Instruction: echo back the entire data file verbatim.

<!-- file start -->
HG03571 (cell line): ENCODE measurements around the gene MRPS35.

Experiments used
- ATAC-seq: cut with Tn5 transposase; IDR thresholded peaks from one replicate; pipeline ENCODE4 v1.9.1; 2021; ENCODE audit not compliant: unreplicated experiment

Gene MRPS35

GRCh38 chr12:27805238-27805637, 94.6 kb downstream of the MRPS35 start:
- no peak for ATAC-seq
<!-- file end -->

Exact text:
HG03571 (cell line): ENCODE measurements around the gene MRPS35.

Experiments used
- ATAC-seq: cut with Tn5 transposase; IDR thresholded peaks from one replicate; pipeline ENCODE4 v1.9.1; 2021; ENCODE audit not compliant: unreplicated experiment

Gene MRPS35

GRCh38 chr12:27805238-27805637, 94.6 kb downstream of the MRPS35 start:
- no peak for ATAC-seq